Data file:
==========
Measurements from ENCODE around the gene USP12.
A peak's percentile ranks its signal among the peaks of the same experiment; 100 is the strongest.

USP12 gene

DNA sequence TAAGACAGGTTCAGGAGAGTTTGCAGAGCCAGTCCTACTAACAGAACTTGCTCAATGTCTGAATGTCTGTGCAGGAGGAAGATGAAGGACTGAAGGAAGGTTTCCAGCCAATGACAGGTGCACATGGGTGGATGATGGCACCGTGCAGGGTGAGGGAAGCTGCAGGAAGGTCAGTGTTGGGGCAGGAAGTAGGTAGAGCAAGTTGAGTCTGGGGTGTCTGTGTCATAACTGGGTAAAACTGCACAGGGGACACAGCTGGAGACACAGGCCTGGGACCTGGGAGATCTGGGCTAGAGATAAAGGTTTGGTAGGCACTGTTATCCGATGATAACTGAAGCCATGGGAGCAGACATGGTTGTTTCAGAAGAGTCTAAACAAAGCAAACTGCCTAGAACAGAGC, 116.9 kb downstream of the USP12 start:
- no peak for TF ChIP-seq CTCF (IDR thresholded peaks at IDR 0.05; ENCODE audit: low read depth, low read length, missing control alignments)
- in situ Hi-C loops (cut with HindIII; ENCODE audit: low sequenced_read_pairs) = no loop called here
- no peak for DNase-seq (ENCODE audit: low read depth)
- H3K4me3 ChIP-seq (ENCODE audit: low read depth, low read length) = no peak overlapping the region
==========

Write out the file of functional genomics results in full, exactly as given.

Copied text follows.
Measurements from ENCODE around the gene USP12.
A peak's percentile ranks its signal among the peaks of the same experiment; 100 is the strongest.

USP12 gene

DNA sequence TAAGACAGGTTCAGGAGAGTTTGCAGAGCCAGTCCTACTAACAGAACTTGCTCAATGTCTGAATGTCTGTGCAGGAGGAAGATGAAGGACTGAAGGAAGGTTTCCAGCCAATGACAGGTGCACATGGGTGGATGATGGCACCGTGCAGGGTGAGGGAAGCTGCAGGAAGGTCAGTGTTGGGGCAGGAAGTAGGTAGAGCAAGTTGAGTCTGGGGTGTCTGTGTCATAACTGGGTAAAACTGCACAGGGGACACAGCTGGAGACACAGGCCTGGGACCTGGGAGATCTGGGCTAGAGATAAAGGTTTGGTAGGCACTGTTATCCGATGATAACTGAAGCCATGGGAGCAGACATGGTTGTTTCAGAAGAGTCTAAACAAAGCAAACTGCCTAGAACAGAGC, 116.9 kb downstream of the USP12 start:
- no peak for TF ChIP-seq CTCF (IDR thresholded peaks at IDR 0.05; ENCODE audit: low read depth, low read length, missing control alignments)
- in situ Hi-C loops (cut with HindIII; ENCODE audit: low sequenced_read_pairs) = no loop called here
- no peak for DNase-seq (ENCODE audit: low read depth)
- H3K4me3 ChIP-seq (ENCODE audit: low read depth, low read length) = no peak overlapping the region